The term “helicopter parents” was first mentioned in a section of a 1990 book about teaching children responsibility that discussed ineffective parenting styles. Playing on the idea that helicopters hover, the term “helicopter parenting” has become widely used and associated with parents overprotecting and over-spoiling their children. Helicopter parents hover over their children in an attempt to spare them from disappointment.
So what is so wrong with helicopter parenting?
Psychologists and parenting experts feel that by sparing their children from disappointment, helicopter parents in turn prevent them from learning and growing. I get that message loud and clear. Life is far from perfect. Not letting a child experience that for him or herself is actually setting that child up for more difficult times later in life. Rather than coming to the rescue all the time, as parents we need to help our children develop coping skills.
The term “helicopter parents” often applies to parents who are over-involved in their child’s classroom and extracurricular activities, especially when they are essential to a child’s future success. Some psychologists feel that helicopter parenting has risen dramatically since cell phones and smart phones have become a commodity. One University of Georgia professor facetiously even called cell phones the world’s longest umbilical cord.
Here is where the term has gotten confusing. The term “helicopter parents” has been associated not just with parents who overprotect their children from failure and disappointment, but also with attachment parents and parents who are overly concerned with their child’s safety.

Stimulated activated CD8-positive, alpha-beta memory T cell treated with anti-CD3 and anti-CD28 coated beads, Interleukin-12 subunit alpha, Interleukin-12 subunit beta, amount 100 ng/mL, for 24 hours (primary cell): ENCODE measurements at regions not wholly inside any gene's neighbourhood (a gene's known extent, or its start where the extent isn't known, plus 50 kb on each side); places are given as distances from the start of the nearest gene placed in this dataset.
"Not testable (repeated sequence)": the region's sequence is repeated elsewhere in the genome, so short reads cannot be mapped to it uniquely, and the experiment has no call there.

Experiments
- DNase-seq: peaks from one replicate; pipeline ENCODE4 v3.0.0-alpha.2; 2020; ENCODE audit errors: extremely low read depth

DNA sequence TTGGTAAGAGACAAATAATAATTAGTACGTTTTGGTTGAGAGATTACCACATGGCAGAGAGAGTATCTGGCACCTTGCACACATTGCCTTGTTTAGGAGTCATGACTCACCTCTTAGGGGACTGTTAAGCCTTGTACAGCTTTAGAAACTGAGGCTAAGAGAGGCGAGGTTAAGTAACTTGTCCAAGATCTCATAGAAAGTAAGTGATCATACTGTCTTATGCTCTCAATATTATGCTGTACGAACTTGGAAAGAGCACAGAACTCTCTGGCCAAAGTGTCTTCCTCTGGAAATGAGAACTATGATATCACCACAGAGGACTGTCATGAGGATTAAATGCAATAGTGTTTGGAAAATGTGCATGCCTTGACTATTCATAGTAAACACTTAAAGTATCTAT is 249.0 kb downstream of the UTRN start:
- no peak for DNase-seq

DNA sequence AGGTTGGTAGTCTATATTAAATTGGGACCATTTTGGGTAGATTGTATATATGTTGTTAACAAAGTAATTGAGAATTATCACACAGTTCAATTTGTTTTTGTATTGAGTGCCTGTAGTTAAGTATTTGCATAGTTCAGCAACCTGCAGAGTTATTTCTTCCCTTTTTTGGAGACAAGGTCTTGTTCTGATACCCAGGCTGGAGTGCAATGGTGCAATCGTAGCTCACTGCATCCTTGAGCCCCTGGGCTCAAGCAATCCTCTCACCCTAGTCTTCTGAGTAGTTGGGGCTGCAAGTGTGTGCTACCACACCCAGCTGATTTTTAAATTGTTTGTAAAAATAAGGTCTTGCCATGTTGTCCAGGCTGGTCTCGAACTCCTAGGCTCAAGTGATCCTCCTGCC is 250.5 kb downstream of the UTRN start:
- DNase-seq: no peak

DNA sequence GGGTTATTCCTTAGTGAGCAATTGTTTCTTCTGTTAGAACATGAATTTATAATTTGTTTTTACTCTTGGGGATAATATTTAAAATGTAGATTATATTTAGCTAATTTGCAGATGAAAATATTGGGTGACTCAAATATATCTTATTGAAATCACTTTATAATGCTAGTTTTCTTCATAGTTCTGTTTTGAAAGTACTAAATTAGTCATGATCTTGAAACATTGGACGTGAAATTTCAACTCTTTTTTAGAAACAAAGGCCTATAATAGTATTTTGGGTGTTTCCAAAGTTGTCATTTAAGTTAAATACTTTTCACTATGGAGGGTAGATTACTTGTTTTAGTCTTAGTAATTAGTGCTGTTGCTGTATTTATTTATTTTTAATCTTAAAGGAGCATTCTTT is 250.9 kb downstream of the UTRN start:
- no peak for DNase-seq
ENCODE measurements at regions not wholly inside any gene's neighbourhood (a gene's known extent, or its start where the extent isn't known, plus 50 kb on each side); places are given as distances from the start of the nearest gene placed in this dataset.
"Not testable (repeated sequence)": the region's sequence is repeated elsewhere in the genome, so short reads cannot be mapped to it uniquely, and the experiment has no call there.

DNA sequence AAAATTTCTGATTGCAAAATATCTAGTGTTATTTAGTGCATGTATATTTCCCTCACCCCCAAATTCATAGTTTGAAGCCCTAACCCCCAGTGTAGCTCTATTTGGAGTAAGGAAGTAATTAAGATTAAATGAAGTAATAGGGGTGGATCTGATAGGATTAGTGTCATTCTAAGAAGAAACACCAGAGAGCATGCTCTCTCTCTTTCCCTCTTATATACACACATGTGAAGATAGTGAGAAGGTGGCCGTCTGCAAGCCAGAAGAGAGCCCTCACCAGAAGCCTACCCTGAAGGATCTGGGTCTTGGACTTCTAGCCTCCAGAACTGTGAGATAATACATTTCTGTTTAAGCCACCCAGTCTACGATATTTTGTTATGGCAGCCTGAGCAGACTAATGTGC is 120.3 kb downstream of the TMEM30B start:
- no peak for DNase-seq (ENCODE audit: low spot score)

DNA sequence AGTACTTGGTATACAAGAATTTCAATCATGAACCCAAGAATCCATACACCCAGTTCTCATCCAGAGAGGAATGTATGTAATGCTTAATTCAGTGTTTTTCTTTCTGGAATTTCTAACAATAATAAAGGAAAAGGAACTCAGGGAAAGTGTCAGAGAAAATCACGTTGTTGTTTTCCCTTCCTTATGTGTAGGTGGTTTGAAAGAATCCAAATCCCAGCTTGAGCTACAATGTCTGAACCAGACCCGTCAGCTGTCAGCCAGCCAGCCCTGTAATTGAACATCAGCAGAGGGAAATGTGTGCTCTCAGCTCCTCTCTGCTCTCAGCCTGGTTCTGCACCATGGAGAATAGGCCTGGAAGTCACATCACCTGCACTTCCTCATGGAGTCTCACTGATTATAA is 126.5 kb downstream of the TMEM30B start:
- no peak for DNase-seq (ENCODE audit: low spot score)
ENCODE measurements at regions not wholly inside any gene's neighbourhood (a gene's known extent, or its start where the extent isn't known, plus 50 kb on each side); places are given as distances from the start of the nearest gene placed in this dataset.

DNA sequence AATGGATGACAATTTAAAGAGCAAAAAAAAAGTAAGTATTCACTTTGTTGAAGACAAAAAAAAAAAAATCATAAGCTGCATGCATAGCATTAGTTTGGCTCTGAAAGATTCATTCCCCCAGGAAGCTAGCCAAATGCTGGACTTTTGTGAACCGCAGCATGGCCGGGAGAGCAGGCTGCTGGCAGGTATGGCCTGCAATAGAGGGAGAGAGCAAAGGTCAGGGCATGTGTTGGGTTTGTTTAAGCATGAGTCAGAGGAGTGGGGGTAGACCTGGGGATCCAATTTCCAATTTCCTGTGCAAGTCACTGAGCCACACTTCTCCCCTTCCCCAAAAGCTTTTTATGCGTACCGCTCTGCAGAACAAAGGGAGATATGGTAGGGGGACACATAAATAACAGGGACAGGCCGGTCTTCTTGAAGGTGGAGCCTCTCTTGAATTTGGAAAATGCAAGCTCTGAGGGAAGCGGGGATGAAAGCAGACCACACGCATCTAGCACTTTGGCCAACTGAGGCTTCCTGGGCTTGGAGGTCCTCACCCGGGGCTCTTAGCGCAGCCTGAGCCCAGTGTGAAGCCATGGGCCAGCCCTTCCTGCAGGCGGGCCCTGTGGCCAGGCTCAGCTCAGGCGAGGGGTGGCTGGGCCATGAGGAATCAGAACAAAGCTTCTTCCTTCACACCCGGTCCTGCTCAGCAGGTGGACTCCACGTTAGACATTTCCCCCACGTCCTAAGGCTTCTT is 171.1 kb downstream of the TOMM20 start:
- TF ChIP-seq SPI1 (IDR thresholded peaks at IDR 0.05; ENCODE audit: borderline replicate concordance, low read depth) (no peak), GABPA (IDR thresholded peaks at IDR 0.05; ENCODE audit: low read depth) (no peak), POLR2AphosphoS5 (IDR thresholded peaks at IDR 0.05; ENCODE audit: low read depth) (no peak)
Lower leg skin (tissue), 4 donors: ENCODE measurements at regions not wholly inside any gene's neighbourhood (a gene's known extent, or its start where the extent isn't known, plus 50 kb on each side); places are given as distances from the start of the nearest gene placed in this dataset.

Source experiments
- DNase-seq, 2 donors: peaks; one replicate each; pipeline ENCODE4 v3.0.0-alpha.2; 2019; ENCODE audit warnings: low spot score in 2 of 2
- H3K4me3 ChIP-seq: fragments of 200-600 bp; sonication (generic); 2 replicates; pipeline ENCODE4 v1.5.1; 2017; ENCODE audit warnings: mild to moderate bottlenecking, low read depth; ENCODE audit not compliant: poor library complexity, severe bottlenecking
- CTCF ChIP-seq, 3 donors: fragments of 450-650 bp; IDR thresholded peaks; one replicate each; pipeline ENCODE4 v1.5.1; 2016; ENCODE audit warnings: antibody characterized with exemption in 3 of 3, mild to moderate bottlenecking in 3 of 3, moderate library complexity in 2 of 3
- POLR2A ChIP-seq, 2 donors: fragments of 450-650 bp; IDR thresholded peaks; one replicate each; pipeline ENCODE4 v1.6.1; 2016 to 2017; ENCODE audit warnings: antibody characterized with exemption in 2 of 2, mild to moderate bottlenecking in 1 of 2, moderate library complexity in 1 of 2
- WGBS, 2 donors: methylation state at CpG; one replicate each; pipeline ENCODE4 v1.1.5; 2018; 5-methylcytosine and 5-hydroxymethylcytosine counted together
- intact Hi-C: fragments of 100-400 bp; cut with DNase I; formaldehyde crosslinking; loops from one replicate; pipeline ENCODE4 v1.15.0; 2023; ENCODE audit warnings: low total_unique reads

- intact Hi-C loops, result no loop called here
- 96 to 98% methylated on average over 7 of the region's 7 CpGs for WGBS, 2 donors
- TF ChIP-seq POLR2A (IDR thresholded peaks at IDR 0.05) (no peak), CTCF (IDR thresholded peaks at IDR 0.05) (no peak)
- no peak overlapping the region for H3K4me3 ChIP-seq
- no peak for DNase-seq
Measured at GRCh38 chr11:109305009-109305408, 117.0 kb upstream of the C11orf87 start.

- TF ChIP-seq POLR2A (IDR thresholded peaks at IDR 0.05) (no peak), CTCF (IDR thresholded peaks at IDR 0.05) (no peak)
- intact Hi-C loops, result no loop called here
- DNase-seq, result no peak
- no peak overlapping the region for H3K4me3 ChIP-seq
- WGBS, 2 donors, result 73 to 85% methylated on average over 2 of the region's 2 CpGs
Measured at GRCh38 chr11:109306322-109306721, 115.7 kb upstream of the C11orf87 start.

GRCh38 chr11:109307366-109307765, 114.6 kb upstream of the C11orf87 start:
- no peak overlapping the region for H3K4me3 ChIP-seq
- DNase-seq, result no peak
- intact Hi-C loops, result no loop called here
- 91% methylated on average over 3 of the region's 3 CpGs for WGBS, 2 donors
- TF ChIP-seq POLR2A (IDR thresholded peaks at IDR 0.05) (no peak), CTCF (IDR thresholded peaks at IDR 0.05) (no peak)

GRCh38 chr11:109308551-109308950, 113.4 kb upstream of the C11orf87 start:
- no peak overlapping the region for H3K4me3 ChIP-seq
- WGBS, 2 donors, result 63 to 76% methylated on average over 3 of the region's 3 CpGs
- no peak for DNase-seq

Deciding whether or not to be a helicopter parent:
Here’s where I struggle. I struggle with giving them freedom and being overprotective of their safety. The world we live in is so much scarier than it was when we were growing up. The ideal of childhood innocence is not nearly the same. My kids know so much more than I did at their age. The lyrics to songs, what they see on TV, what they hear on the school bus, what they learn at school all contribute to a childhood that is a lot less carefree and pure than in previous generations.
I guess I am okay with helicopter parenting when it comes to safety. So maybe I cringe a little too much when my kid hanging upside down from the monkey bars, but I don’t stop them from climbing trees or rolling down hills. Helicopter parenting in terms of keeping them out of dangerous situations is helping our children. A recent study by the Department of Health and Human Services found that both physical and sexual abuse of children has dropped significantly over the past 20 years. Between 1993 and 2005, the number of sexually abused children declined by 38%, the number of physically abused children fell by 15% and the number of emotionally abused children declined by 27%. Though ideally those numbers should have dropped to zero, the declines are significant enough to make the case in favor of helicopter parents.
As a parent, I am trying to figure out where to draw my line in the sand. Prior to having children my husband and I talked a lot about the type of parents we intended to be and how much overprotective parenting irked us. Then we had a child with health issues and those parental instincts kicked in immediately. It is the job of a parent to be a young child’s advocate. It’s also our job to help him become his own advocate as he grows but I will never stop worrying or wanting to know that he is safe and well.
Because of his health issues our son already knows what disappointment feels like and there was no way to spare him of that. While I personally don’t believe in sharing a bed with my child nor will I be filling out his college applications for him someday, right now we do work to limit his sadness as much as possible and do not care one bit if someone else thinks we are being overprotective of his feelings.
How do you decide when to hover and when to back off? How much freedom is too much and how much hovering is too much? As a parent, where do you draw a line in the sand?